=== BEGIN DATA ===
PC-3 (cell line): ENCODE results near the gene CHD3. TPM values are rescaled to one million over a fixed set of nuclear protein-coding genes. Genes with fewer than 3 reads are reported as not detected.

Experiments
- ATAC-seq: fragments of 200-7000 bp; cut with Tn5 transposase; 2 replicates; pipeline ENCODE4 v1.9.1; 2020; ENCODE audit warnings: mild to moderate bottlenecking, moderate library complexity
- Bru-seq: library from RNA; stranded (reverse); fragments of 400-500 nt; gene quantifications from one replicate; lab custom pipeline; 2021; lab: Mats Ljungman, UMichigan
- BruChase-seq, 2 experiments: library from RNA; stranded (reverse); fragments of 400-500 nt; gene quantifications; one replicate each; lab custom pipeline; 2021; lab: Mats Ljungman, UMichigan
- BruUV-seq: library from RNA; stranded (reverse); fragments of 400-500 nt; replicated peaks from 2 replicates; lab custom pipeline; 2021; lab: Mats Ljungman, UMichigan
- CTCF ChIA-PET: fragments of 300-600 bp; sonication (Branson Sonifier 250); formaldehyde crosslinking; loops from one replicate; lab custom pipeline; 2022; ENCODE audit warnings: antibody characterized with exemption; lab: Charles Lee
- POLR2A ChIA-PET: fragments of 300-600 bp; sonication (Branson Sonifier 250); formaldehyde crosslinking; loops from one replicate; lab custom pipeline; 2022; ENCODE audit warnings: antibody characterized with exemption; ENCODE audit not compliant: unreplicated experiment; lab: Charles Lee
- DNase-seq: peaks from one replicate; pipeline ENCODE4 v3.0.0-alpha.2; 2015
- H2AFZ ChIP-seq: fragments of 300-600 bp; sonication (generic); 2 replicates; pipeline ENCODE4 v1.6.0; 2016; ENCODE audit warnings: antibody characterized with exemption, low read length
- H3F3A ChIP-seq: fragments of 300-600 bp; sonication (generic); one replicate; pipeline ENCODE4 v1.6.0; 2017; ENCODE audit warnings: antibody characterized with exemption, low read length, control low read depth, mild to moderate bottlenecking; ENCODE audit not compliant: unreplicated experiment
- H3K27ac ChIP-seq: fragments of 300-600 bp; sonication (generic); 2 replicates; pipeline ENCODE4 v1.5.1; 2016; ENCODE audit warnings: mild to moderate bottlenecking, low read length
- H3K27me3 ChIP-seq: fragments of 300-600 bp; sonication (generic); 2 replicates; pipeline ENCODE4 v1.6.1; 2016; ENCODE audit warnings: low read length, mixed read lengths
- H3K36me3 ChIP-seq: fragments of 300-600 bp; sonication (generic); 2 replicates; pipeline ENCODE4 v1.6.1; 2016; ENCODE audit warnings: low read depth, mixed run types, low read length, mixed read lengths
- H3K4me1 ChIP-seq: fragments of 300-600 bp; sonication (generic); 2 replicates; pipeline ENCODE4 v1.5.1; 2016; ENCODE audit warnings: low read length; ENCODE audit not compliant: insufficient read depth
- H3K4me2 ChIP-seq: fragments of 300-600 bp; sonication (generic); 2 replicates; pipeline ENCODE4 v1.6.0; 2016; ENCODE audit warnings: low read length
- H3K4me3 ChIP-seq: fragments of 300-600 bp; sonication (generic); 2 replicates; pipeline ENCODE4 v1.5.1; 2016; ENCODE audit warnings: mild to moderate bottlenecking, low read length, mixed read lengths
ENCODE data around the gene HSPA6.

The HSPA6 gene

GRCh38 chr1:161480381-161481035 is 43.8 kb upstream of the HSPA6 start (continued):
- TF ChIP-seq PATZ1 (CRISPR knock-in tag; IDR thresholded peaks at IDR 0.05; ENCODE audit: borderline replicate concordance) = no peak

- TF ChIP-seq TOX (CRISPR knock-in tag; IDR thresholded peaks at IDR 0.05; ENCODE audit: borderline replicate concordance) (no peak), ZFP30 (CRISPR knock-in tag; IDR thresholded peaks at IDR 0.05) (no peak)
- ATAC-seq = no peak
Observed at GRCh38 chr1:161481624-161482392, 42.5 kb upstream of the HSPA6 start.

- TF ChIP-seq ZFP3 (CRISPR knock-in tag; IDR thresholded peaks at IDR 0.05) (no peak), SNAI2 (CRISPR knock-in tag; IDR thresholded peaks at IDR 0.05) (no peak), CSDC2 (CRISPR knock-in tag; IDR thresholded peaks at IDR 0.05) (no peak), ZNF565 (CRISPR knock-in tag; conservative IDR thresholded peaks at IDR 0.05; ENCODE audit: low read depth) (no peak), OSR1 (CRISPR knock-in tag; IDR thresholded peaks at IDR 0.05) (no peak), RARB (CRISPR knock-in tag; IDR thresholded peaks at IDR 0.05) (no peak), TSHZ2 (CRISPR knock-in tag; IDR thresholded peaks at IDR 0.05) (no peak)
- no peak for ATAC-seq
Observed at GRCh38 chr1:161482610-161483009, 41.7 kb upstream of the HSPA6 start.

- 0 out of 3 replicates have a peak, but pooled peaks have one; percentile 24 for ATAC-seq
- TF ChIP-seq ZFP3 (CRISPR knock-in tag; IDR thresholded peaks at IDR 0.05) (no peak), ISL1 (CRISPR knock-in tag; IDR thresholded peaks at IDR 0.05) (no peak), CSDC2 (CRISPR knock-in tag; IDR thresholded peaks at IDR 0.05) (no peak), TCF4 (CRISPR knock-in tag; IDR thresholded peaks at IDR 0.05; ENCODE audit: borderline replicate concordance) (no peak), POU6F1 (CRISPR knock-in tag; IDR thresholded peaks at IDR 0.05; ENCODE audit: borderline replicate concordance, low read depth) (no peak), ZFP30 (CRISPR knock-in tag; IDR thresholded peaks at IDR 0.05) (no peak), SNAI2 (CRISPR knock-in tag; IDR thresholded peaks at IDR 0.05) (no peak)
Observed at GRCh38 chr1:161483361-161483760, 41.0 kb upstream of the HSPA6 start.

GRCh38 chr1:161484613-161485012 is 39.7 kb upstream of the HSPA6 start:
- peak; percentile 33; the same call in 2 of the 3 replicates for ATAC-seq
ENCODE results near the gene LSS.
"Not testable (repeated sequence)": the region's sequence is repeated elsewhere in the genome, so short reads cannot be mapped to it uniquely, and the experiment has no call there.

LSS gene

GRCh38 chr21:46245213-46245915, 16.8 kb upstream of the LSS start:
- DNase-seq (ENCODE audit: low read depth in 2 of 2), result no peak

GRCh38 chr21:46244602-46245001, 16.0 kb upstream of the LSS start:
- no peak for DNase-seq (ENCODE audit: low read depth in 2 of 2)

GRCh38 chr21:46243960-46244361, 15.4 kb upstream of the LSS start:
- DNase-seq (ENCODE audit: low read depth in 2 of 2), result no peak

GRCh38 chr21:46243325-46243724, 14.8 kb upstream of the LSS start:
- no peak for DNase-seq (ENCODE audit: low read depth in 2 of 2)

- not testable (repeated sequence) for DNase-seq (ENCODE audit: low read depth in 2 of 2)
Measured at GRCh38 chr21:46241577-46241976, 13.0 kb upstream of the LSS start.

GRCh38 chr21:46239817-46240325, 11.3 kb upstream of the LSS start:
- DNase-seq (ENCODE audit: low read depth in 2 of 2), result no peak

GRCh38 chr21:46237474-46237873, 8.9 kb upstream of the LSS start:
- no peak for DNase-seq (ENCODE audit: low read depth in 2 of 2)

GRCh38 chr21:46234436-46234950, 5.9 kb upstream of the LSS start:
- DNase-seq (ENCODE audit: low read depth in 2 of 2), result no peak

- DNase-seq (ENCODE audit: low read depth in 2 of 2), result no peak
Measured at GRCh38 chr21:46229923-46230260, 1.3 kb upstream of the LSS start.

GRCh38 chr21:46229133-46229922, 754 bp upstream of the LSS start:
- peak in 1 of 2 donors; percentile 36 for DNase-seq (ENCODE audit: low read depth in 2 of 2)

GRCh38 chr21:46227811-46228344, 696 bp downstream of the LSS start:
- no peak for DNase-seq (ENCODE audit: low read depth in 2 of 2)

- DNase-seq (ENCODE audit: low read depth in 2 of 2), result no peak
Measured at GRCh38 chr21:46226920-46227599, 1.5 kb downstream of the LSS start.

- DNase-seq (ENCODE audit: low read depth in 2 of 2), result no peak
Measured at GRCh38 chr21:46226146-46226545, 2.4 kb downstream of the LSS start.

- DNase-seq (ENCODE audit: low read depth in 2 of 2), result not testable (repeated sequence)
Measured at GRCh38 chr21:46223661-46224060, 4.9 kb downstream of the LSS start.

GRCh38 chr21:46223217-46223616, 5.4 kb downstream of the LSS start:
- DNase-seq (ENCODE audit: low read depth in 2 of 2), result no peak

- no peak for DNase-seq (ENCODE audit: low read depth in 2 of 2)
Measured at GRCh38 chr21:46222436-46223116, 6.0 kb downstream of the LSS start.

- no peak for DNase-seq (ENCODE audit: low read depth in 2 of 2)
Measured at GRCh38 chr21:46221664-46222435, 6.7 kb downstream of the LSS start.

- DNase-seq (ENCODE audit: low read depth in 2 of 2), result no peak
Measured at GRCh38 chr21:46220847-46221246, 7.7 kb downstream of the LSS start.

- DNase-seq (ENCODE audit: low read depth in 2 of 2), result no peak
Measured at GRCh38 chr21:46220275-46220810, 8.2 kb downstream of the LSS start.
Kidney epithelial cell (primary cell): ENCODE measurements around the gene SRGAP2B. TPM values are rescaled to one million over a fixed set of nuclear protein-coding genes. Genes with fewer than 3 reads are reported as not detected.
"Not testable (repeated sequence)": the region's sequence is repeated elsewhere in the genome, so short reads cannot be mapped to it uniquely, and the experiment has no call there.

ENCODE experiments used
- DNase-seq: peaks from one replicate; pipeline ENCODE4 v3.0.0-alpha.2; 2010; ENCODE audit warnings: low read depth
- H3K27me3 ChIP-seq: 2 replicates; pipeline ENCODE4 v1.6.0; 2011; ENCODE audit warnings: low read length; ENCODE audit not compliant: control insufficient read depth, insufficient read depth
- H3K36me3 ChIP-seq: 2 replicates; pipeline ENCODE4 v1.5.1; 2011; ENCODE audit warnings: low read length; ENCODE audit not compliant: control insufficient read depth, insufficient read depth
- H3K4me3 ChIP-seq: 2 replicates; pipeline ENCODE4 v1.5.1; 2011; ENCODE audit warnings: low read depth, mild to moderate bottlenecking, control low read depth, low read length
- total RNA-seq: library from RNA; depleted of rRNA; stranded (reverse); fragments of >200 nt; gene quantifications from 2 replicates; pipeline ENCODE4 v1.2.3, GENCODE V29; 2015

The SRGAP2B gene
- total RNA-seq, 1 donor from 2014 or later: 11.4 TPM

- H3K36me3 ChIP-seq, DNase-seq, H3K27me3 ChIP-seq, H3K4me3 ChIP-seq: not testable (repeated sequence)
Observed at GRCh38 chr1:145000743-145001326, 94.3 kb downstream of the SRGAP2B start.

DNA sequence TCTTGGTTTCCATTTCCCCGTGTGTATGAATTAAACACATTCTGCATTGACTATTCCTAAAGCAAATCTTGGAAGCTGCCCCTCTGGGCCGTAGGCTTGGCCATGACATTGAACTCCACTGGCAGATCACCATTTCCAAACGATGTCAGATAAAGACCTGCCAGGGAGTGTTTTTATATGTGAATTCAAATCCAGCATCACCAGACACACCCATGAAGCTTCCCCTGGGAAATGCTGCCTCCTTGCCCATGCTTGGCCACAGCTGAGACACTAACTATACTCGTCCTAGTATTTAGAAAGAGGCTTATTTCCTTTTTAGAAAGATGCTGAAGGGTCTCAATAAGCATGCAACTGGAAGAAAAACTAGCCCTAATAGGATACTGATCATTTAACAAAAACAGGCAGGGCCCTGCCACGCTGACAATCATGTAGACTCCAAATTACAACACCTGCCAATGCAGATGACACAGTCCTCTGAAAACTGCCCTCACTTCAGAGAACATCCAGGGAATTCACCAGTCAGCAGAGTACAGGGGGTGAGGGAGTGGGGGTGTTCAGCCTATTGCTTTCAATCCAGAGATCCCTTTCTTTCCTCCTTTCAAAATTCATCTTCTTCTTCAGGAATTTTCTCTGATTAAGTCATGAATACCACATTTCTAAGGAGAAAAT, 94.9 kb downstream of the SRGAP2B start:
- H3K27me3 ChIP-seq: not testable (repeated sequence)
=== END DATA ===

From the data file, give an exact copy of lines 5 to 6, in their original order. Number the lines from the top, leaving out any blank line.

- BruChase-seq, 2 experiments: library from RNA; stranded (reverse); fragments of 400-500 nt; gene quantifications; one replicate each; lab custom pipeline; 2021; lab: Mats Ljungman, UMichigan
- BruUV-seq: library from RNA; stranded (reverse); fragments of 400-500 nt; replicated peaks from 2 replicates; lab custom pipeline; 2021; lab: Mats Ljungman, UMichigan